THE GOSPEL ACCORDING TO CHEGEM by Fazil Iskander
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THE GOSPEL ACCORDING TO CHEGEM

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KIRKUS REVIEW

Further, even more impressive tales of Abkhazia, the Caucasian province which Iskander portrayed (before and after the Russian Revolution) in the scattershot vignettes of Sandro of Chegem (1983). Again there is the great manly vigor of the populace, a central Prayer Tree, pervasive hatred of the mythical Endurskies--who represent every small-minded tendency (and easily encompass most of official Soviet reality). This time, however, Uncle Sandro, hero and local beloved, is now aged--and is more often offstage than on. Still, this does nothing to deter the unique brand of Chegem comedy--which continues to ramble here and there, in stories that are almost more sung than told: Iskander has a remarkable range of tones. Among the subject-matters and flights of fancy: slave-owning; a version of the Jesus gospel; a bitterly funny recounting of the terror that a good painting can throw into the heart of a bureaucrat; another hilarious scene of Chegem drunkenness; sharp jabs at Soviet revisionism. Plus--impish literary honesty, digressions, and feints: ""I have a feeling I'm about to begin confessing my weaknesses. A tried and true device. It's what I built my literary career on. I thought the device had exhausted itself by now, but evidently not. It turns out to be altogether inexhaustible. The reader likes it when he feels a little smarter than the author. He experiences a surprising rush of energy, merriment, and, in the long run, gratitude to the author. The author, in turn, likes it when he succeeds in pulling the reader's leg a little. He too feels merry. This way, we cheer each other up and the evening's gone before you know it."" Iskander must be an unusually troublesome, nearly intolerable presence for official Soviet literature--not just for his sallies, but because he wraps virtually sacrosanct folk literature around him while he undermines the establishment. For American readers, on the other hand, these often-longwinded stories may require some patience--but the abundant comic insouciance, to an even greater degree than in Sandro of Chegem, is richly rewarding.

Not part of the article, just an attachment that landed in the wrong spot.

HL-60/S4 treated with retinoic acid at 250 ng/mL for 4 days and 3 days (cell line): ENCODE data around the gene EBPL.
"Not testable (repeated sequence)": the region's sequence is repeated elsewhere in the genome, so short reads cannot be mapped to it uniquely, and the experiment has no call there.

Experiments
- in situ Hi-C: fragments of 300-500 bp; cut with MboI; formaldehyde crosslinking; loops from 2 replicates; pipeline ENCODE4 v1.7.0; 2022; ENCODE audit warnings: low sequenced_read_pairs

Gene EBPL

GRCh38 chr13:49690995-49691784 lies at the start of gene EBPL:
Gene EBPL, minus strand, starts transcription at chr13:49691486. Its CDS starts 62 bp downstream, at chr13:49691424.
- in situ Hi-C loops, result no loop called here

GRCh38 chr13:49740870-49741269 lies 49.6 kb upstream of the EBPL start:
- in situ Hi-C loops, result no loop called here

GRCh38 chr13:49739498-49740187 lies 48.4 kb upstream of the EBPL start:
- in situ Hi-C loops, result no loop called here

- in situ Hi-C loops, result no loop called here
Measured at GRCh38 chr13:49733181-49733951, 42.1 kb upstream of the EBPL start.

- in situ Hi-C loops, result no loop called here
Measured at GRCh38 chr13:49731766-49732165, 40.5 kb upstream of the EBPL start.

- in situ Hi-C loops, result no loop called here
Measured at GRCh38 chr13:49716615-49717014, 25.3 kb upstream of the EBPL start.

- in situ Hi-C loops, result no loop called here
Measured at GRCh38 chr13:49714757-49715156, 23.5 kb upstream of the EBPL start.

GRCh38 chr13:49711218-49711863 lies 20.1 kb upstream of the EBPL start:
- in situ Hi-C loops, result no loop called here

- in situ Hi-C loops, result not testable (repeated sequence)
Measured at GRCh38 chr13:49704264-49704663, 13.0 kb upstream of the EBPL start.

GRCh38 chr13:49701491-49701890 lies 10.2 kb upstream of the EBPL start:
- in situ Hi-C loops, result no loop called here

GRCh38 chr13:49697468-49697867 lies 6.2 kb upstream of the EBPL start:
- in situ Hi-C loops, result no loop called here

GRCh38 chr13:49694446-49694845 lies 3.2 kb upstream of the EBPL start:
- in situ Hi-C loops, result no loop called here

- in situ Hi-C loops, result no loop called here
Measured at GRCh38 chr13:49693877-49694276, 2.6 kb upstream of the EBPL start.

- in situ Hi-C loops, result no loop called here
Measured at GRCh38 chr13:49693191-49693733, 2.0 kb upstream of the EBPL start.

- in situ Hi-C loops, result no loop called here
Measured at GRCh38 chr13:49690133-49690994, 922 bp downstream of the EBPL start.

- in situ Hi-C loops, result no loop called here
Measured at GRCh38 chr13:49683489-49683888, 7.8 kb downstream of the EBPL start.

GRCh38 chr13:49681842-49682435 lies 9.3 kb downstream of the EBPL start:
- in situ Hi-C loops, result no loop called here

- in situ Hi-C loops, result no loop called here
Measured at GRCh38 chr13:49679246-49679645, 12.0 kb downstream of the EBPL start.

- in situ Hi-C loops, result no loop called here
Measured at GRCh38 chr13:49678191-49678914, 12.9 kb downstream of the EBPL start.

Pub Date: April 30th, 1984
Publisher: Random House